Case Update: Spring 2012
M&W SUPER LAWYERS AND RISING STARS
Once again, Don Crowley, Ed Thornton, Bill Bloom and Eric Harrison have been selected by their peers as “Super Lawyers.” Don, who is a Partner of Counsel, was previously selected in 2006, 2008, 2009 and 2010. Ed was selected previously in 2005, 2007, 2009 and 2011. Bill and Eric were selected previously in 2009, 2010 and 2011. Similarly, Leslie Koch has been honored with the designation of “Super Lawyer Rising Star.” Leslie also received this recognition in 2011. Selection as a “Super Lawyer” means recognition by one’s peers, from both the defense and plaintiff s’ bar, of professionalism and the complexity and quality of matters handled. All nominations come from professionals outside the practitioner’s firm.
AFFIDAVIT OF MERIT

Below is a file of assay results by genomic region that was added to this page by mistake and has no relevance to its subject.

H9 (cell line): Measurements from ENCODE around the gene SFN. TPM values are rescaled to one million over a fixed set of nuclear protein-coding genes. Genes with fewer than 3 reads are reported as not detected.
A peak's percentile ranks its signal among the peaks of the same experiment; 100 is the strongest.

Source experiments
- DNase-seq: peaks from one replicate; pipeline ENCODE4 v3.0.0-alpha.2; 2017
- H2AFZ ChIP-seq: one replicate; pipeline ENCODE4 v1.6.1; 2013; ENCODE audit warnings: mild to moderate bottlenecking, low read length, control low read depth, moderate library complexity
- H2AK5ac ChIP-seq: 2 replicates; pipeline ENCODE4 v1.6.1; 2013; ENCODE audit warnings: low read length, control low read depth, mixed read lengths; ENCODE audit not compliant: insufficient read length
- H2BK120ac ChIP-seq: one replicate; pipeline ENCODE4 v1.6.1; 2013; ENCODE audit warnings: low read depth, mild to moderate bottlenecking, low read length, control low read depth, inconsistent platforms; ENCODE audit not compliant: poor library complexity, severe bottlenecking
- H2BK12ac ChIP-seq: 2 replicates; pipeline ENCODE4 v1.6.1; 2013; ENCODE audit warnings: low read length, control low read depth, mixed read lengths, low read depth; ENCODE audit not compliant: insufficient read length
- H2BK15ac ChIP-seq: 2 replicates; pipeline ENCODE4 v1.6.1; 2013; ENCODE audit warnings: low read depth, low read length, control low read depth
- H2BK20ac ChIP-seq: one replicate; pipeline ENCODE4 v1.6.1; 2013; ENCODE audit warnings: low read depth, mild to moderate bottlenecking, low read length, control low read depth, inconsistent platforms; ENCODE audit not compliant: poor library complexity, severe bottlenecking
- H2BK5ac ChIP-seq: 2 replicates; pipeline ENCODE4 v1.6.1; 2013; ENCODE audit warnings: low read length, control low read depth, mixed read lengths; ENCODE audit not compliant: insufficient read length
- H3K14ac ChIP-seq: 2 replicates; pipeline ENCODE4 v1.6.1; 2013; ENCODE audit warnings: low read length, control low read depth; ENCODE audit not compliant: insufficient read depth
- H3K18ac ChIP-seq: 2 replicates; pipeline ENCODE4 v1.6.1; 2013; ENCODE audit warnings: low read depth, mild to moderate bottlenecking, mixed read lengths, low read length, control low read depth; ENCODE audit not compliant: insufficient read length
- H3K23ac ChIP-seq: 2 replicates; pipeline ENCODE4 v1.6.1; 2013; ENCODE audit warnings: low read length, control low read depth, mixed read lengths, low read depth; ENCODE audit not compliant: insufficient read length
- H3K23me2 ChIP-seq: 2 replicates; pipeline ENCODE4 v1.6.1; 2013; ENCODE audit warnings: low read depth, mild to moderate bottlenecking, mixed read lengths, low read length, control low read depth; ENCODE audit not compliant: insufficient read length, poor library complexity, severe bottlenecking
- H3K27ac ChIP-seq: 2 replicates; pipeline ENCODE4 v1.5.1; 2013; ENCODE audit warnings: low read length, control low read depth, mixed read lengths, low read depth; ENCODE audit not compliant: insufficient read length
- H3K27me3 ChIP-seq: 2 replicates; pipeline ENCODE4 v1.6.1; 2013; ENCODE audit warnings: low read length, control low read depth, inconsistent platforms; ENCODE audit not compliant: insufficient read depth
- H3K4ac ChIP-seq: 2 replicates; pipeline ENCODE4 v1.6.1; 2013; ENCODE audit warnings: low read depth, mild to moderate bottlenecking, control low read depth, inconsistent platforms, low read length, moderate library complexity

As you know, in certain cases of professional malpractice, an Affi davit of Merit is required within 120 days of the defendant’s responsive pleading. The current procedure is for the trial court to conduct a Case Management Conference within 90 days of the answering pleading to resolve any questions about the sufficiency of the affidavit. In Buck v. Henry, the Supreme Court reviewed a case where the trial court failed to hold such a conference until after the 120 day term, later determining on motion that the affidavit submitted by plaintiff did not satisfy the statute, and dismissed the case. The Appellate Division affirmed, stating that the affidavit produced by the plaintiff was not from a practitioner of the same specialty as the defendant. The Supreme Court affirmed as well, ruling that from this time forward a defendant physician who admits treating the plaintiff must include in the answering pleading the medical specialty, if any, in which the defendant physician was involved when rendering treatment to the plaintiff. In other words, the Supreme Court does not want to see cases that may have merit dismissed, especially when parties play “hide-and-seek” with the Affidavit of Merit statute. It has been clear since 1995, when the statute was first enacted, that the Supreme Court has disfavored a hyper-technical application of the statute. [MORE]